Ms. Rukmini said that many visually impaired women are virtually made to go out of their house after the death of their parents and they face desperate conditions without proper protected place to stay. It is extremely important that the government should build atleast two exclusive hostels for visually impaired women in every town.

Some hostels are now being run by NGOs and the conditions remain inadequate. The government is not monitoring such institutions at all.

Perhaps, the government can also think of encouraging NGOs to run such hostels under stringent conditions and with some financial support.

Transport :

Several visually impaired women including Ms. G.Vanitha, Ms. Thilakam pointed out several problems in moving from one place to another. In one case, when eleven of them sought to get into a transport bus, the driver refused entry saying that only two persons can get in at a time, as it would be difficult for him “to handle many visually impaired women” at the same time.

Ms. Karpagam said that she gets an impression that the bus crew hate the visually impaired people getting into the bus and often would stop at a distance from the bus stop, if they would see three or four visually impaired women waiting to get into the bus. The reserved seat in the bus is often occupied by normal people and the bus conductor rarely ask them to vacate to give place to the disabled people.

In the case of trains, the handicapped coach is no more serving the purpose, since it is insisted that the disabled persons can get into the coach only with prior reservation. Further, there is no separate queue in the reservation counter for the visually impaired persons which make it very difficult for them.

The reserved coach in the train is attached anywhere and there appear to be no standing rule in this regard, sometimes in the middle , or first or last. These are all simple matters that can be easily sorted out with proper application of mind by the officials.

In crossing the roads, the traffic police men should be given firm instructions that it is their duty to help the visually impaired women to cross the roads safely. At present, while a few police men help, many do not do so.


Ms. Kalyani said that normal people rarely marry visually impaired woman. Even in the case of visually impaired man marrying a visually impaired woman, the breakages in the marriage have become frequent.

Visually impaired mothers living alone have a tortuous existence as they have to support themselves and their children with their meager income. Educational support for such children in quality schools would greatly help them.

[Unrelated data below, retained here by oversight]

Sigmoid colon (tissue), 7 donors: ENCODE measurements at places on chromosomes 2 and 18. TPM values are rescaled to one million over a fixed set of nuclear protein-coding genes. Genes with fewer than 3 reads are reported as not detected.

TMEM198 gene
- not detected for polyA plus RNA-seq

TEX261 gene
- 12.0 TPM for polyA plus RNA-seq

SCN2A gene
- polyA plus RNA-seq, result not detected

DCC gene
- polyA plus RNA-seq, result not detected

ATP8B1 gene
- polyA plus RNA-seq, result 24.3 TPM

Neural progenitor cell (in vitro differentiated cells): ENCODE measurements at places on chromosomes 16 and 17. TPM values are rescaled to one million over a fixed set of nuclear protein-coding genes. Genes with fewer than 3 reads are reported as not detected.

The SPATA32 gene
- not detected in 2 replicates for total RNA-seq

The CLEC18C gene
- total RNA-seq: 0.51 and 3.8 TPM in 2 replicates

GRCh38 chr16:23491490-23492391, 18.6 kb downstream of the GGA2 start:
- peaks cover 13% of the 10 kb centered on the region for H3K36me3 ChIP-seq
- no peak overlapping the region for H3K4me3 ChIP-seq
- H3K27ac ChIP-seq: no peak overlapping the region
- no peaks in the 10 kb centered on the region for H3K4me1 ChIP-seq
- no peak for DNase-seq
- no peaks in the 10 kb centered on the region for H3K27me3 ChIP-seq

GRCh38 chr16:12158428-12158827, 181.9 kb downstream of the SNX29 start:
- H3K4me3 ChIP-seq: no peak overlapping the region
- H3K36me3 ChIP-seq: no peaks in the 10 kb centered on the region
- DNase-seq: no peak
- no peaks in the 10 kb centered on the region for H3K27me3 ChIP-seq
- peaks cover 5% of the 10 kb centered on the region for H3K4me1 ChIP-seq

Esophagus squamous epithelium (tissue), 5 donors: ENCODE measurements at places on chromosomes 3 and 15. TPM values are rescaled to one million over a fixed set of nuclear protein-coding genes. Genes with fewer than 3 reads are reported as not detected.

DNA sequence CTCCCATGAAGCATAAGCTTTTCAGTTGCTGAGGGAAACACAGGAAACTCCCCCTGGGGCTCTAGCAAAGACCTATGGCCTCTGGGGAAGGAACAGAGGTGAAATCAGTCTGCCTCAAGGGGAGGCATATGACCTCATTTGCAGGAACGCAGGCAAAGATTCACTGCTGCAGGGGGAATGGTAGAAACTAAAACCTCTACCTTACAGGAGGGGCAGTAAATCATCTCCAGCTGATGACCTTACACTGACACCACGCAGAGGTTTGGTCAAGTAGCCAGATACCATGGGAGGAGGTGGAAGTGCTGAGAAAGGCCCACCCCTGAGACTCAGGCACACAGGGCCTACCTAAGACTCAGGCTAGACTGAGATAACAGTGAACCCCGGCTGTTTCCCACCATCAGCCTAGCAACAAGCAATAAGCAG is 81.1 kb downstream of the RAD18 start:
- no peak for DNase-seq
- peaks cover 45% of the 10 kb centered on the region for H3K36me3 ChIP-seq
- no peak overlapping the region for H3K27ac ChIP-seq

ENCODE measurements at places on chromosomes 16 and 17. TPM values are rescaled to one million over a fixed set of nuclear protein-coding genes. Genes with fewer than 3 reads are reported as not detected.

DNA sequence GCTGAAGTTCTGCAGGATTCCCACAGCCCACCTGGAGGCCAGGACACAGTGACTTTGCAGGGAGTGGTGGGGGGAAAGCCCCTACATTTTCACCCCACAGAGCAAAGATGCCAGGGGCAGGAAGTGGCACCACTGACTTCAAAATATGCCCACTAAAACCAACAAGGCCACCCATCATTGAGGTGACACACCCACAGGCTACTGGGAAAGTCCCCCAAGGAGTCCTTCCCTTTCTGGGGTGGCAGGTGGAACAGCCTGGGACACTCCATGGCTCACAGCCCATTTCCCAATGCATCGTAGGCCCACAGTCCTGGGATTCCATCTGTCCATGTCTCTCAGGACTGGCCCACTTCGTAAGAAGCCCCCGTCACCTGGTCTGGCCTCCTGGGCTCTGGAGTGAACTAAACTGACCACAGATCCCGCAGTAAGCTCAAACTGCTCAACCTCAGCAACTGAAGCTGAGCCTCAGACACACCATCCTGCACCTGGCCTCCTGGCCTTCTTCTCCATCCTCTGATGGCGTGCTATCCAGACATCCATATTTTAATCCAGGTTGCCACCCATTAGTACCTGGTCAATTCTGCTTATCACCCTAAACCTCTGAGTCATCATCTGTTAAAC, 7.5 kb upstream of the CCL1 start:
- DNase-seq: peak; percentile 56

Unfortunately, the quality of the free education provided by the government in government owned and government aided schools particularly in rural areas are very poor and in many cases the children of the visually impaired woman often become indisciplined , creating more problem for them.

Such social issues are yet to be taken for detailed analysis by the government and the society.

Others :

It was acknowledged by Ms. Rukmini and Ms. Kalyani who are visually impaired women and with their meager income , now run a trust to help the visually impaired people , that there are several kind hearted persons in the society who readily come forward to help the visually impaired women.

But, such efforts by the individuals and NGOs cannot be substitute for the efforts of the government.

While the government announces number of schemes for the disabled and visually impaired from time to time and necessary machinery has been created to implement such measures, in actual practice, the quality of implementation of the government schemes are far less than the desirable level. Obviously, the government’s words are not matched by actions.

If one were to live as a visually impaired woman and that too at below poverty level, there cannot be a more severe condition. The government should realize that it has great responsibility and such responsibility can be adequately discharged only by sensitive, committed and responsible officials and ministers.

Today’s conditions of visually impaired women indicate that the government’s response no where match the expectations of the affected and unfortunate lot of visually impaired women.

Report By:
N. S. Venkataraman